You probably haven't heard this, because it's hardly been mentioned on the web at all, but Canon has come out with a successor to its top pro camera. It's called the EOS-1D Mark III. It appears to be a careful and thorough top-to-bottom revising of the Mark II, with no major changes or new design directions but lots of refinements and detail changes. The best summary of what the new camera offers can be found at Rob Galbraith's site, which is also hosting a .PDF download of Canon's excellent 63-page white paper on the camera's design and function.


Featured Comment by pete g: I got to handle the Mark III for a few minutes last weekend at the Canon booth at the Southwestern Photojournalism Conference in Fort Worth, Texas.

It's a very nice camera with many thoughtful features. You can imagine the crowd behind me, so I didn't get to look at the Mark III as closely as I would have liked.

One amazing feature that hasn't been talked about is the ability, via custom function, to fine-tune and save settings for the back- or front-focus of individual lenses. For example, my 20D doesn't like my EF 20mm ƒ/2.8; it's constantly back focusing. With the Mark III, I can tune the focus and then save it as a preset for that lens.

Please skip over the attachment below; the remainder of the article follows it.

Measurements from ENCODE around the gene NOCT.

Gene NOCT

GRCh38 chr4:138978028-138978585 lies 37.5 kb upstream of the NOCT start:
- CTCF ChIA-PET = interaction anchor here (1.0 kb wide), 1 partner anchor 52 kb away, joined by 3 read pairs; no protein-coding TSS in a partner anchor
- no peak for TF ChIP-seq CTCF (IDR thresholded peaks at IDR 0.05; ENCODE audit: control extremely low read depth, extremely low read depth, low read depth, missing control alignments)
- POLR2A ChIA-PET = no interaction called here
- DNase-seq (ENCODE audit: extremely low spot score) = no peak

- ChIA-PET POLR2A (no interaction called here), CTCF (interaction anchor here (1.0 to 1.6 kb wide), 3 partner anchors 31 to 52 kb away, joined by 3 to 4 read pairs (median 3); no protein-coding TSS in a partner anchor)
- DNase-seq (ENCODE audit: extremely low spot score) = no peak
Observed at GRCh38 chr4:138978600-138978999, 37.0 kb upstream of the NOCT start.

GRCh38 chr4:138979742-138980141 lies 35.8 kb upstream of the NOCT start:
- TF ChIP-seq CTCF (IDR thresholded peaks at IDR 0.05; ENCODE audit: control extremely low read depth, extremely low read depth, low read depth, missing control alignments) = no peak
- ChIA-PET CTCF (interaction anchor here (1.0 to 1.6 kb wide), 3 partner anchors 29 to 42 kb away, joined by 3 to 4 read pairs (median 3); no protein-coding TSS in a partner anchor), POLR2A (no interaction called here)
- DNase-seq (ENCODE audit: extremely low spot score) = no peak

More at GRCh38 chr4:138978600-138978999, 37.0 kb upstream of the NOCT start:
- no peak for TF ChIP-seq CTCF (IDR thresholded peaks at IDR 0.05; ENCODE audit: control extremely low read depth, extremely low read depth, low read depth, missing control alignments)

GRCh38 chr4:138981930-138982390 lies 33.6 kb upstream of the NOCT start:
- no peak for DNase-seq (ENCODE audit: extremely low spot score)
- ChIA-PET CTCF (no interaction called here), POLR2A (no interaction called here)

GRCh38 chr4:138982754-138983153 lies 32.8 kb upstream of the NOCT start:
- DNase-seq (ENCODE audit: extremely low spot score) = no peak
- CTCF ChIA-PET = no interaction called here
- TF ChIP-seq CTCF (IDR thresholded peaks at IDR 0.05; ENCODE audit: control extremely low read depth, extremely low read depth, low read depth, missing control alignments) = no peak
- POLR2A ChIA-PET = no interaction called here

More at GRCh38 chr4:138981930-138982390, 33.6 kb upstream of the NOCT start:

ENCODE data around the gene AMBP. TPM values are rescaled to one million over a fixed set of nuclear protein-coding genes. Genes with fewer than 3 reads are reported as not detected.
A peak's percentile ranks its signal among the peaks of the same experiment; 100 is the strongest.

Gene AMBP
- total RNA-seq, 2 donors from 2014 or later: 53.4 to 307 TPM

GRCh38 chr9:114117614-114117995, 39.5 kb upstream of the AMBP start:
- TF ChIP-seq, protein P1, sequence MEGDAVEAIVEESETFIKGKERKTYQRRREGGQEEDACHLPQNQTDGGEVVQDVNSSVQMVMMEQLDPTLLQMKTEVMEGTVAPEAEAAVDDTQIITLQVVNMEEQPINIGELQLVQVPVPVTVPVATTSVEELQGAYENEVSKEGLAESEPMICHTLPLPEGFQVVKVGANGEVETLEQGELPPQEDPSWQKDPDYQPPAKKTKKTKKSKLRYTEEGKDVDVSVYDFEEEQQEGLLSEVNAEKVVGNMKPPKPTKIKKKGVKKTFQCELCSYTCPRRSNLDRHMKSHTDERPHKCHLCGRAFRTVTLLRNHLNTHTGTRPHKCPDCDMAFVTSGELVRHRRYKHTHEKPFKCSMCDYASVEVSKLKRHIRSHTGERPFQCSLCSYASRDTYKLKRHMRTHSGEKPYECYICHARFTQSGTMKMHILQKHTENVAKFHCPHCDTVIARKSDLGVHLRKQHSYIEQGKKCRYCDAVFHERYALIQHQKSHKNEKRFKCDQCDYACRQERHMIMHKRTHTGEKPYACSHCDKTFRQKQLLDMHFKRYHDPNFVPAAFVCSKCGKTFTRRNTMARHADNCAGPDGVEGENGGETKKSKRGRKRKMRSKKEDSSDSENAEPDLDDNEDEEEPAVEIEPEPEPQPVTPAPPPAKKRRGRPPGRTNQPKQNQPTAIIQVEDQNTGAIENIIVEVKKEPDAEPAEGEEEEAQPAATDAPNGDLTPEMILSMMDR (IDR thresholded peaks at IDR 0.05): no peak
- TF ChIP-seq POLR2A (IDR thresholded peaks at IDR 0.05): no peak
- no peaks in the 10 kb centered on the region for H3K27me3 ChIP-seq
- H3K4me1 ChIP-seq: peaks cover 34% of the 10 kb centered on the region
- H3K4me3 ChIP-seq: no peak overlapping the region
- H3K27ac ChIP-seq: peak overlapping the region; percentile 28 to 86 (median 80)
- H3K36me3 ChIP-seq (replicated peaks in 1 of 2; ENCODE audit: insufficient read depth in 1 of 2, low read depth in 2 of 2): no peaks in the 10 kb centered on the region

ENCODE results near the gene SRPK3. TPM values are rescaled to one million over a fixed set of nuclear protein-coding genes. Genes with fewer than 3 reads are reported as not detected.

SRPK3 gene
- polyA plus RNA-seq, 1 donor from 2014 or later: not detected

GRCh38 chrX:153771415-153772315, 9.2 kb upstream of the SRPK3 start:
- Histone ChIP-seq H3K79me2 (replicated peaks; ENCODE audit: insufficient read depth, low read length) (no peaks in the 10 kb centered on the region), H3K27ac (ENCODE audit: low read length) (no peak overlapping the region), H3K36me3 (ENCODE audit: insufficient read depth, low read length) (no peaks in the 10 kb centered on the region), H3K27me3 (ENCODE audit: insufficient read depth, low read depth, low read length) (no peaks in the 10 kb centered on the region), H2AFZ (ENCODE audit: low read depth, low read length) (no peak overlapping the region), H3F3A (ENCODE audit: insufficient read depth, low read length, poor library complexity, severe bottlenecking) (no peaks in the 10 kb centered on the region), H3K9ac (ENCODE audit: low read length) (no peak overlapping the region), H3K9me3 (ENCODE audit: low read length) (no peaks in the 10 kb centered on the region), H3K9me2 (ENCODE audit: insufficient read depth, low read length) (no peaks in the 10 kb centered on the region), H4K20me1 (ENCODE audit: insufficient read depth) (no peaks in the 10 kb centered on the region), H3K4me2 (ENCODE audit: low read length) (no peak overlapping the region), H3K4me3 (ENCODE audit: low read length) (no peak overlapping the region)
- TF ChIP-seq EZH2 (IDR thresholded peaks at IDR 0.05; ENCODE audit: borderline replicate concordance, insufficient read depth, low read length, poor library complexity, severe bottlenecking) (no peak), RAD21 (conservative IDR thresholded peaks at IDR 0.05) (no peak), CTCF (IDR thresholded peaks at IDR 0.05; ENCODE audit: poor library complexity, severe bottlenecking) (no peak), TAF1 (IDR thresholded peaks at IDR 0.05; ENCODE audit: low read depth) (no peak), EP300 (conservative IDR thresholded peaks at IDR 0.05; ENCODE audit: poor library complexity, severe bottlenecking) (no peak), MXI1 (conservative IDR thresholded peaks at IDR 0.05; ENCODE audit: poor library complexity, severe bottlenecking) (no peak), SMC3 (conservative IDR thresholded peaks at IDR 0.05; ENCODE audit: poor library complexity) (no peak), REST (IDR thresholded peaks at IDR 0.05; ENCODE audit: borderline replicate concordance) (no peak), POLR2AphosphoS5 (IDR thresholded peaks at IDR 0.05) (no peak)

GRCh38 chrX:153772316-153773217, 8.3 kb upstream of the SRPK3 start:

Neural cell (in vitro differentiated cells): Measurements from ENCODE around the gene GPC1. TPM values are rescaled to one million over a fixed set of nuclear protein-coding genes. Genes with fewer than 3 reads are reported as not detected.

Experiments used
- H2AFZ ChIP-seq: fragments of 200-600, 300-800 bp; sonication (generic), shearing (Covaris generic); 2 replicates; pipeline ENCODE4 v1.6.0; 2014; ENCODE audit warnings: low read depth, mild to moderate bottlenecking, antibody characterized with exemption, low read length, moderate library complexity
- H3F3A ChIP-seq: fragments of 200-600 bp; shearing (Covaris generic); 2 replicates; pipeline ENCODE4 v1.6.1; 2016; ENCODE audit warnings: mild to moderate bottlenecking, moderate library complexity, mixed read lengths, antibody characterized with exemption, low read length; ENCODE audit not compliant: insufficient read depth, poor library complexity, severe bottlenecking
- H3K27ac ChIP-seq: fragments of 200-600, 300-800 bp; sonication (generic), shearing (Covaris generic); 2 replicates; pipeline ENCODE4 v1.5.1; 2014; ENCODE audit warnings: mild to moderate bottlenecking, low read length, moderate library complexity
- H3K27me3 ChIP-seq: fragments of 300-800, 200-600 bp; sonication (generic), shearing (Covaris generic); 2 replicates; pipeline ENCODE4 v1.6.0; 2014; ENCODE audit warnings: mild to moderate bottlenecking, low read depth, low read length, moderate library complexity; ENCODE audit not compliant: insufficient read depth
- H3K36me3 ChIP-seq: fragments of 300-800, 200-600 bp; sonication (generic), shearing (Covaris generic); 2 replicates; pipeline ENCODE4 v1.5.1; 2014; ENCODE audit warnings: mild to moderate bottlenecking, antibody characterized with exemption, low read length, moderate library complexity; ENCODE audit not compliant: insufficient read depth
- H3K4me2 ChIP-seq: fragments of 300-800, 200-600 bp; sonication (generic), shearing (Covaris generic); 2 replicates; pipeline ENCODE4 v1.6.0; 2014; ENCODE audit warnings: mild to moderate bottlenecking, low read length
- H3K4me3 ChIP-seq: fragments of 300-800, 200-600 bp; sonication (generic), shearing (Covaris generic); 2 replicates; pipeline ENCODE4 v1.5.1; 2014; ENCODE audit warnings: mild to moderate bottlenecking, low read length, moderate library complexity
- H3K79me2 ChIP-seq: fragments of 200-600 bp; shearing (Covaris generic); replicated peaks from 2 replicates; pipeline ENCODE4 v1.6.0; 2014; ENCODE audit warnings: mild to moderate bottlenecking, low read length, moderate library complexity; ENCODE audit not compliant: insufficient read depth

The viewfinder is big and bright and 100%. The focusing squares have a newer, better layout, and the literature Canon was handing out says there's a processor dedicated solely to AF.

I snapped a few shots of the room at ISO 6400, and from what I could see on the very nice 3" screen, zoomed in, the noise, especially in the shadow areas, was minimal.

Based on my 4-minute evaluation, this is going to be an important camera for certain types of photography.


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